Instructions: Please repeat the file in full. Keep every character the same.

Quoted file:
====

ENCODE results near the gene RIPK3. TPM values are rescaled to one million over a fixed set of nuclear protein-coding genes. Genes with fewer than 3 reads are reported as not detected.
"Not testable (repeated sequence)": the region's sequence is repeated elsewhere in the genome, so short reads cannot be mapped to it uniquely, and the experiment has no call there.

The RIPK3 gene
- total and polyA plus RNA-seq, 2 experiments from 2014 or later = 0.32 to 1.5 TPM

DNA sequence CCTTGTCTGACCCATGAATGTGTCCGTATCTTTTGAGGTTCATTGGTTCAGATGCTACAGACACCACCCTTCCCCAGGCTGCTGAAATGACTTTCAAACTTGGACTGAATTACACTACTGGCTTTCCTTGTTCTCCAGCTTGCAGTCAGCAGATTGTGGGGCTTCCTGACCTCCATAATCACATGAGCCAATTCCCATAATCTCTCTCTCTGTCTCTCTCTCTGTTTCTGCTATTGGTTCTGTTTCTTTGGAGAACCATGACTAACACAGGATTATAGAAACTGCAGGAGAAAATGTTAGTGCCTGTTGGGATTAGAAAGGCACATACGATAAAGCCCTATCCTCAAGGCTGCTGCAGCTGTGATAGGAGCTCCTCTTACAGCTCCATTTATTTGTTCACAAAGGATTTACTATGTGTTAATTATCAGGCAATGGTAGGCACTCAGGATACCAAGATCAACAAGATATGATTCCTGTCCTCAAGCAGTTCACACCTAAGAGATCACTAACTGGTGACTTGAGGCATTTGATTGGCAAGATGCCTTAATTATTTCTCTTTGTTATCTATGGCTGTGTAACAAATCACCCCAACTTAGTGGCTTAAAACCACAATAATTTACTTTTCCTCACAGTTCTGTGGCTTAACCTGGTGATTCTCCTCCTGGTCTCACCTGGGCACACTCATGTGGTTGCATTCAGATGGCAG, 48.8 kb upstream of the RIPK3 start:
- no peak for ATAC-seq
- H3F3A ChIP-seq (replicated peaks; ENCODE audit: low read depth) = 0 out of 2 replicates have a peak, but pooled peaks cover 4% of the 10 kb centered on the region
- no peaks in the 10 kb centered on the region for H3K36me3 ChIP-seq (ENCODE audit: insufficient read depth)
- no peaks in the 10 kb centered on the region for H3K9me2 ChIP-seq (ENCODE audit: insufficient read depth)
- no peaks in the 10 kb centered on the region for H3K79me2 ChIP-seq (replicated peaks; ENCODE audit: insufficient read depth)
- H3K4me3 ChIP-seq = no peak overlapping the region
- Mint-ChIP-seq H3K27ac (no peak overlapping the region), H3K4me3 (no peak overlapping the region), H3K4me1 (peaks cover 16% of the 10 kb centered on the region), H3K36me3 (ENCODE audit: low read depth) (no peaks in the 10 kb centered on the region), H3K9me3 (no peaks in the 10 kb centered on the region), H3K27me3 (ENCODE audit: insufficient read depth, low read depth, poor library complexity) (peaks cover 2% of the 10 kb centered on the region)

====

ENCODE results near the gene RIPK3. TPM values are rescaled to one million over a fixed set of nuclear protein-coding genes. Genes with fewer than 3 reads are reported as not detected.
"Not testable (repeated sequence)": the region's sequence is repeated elsewhere in the genome, so short reads cannot be mapped to it uniquely, and the experiment has no call there.

The RIPK3 gene
- total and polyA plus RNA-seq, 2 experiments from 2014 or later = 0.32 to 1.5 TPM

DNA sequence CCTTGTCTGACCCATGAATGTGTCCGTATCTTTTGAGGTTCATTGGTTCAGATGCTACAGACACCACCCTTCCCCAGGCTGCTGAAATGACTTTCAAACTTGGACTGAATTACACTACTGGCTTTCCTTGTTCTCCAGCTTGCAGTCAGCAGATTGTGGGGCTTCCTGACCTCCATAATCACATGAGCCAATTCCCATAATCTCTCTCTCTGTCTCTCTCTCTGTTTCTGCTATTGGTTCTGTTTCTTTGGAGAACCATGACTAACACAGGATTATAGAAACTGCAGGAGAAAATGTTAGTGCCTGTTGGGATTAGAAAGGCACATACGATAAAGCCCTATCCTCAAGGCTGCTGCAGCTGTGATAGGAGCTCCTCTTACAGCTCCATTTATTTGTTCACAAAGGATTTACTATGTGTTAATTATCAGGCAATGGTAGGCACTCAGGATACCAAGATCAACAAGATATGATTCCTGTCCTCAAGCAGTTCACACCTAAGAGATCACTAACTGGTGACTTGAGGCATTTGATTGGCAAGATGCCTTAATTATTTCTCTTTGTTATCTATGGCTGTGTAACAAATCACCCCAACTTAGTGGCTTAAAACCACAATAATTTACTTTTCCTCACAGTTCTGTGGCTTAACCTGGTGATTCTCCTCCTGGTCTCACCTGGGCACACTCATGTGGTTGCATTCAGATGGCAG, 48.8 kb upstream of the RIPK3 start:
- no peak for ATAC-seq
- H3F3A ChIP-seq (replicated peaks; ENCODE audit: low read depth) = 0 out of 2 replicates have a peak, but pooled peaks cover 4% of the 10 kb centered on the region
- no peaks in the 10 kb centered on the region for H3K36me3 ChIP-seq (ENCODE audit: insufficient read depth)
- no peaks in the 10 kb centered on the region for H3K9me2 ChIP-seq (ENCODE audit: insufficient read depth)
- no peaks in the 10 kb centered on the region for H3K79me2 ChIP-seq (replicated peaks; ENCODE audit: insufficient read depth)
- H3K4me3 ChIP-seq = no peak overlapping the region
- Mint-ChIP-seq H3K27ac (no peak overlapping the region), H3K4me3 (no peak overlapping the region), H3K4me1 (peaks cover 16% of the 10 kb centered on the region), H3K36me3 (ENCODE audit: low read depth) (no peaks in the 10 kb centered on the region), H3K9me3 (no peaks in the 10 kb centered on the region), H3K27me3 (ENCODE audit: insufficient read depth, low read depth, poor library complexity) (peaks cover 2% of the 10 kb centered on the region)